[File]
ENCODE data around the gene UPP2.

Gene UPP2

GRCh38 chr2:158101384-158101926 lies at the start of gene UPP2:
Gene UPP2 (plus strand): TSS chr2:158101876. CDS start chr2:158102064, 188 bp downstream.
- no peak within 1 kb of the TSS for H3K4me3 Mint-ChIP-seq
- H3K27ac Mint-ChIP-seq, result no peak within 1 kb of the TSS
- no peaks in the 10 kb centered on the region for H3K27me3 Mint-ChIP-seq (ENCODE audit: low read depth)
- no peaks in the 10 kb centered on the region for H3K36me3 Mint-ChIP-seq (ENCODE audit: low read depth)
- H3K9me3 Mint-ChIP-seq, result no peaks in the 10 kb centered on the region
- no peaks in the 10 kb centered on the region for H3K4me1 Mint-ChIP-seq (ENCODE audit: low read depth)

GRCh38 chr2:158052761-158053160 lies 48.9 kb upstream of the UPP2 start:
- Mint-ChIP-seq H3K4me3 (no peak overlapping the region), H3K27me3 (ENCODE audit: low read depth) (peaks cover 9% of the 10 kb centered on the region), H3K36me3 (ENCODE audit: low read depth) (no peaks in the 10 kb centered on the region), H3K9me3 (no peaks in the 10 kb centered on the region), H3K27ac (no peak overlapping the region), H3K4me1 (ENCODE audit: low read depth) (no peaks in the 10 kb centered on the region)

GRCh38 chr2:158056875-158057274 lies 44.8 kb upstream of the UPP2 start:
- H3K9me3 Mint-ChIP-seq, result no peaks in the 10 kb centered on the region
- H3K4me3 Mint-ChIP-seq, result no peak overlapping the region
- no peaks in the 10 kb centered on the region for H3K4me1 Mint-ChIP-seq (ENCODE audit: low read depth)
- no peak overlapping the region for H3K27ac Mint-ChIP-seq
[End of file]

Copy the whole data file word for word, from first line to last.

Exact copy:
ENCODE data around the gene UPP2.

Gene UPP2

GRCh38 chr2:158101384-158101926 lies at the start of gene UPP2:
Gene UPP2 (plus strand): TSS chr2:158101876. CDS start chr2:158102064, 188 bp downstream.
- no peak within 1 kb of the TSS for H3K4me3 Mint-ChIP-seq
- H3K27ac Mint-ChIP-seq, result no peak within 1 kb of the TSS
- no peaks in the 10 kb centered on the region for H3K27me3 Mint-ChIP-seq (ENCODE audit: low read depth)
- no peaks in the 10 kb centered on the region for H3K36me3 Mint-ChIP-seq (ENCODE audit: low read depth)
- H3K9me3 Mint-ChIP-seq, result no peaks in the 10 kb centered on the region
- no peaks in the 10 kb centered on the region for H3K4me1 Mint-ChIP-seq (ENCODE audit: low read depth)

GRCh38 chr2:158052761-158053160 lies 48.9 kb upstream of the UPP2 start:
- Mint-ChIP-seq H3K4me3 (no peak overlapping the region), H3K27me3 (ENCODE audit: low read depth) (peaks cover 9% of the 10 kb centered on the region), H3K36me3 (ENCODE audit: low read depth) (no peaks in the 10 kb centered on the region), H3K9me3 (no peaks in the 10 kb centered on the region), H3K27ac (no peak overlapping the region), H3K4me1 (ENCODE audit: low read depth) (no peaks in the 10 kb centered on the region)

GRCh38 chr2:158056875-158057274 lies 44.8 kb upstream of the UPP2 start:
- H3K9me3 Mint-ChIP-seq, result no peaks in the 10 kb centered on the region
- H3K4me3 Mint-ChIP-seq, result no peak overlapping the region
- no peaks in the 10 kb centered on the region for H3K4me1 Mint-ChIP-seq (ENCODE audit: low read depth)
- no peak overlapping the region for H3K27ac Mint-ChIP-seq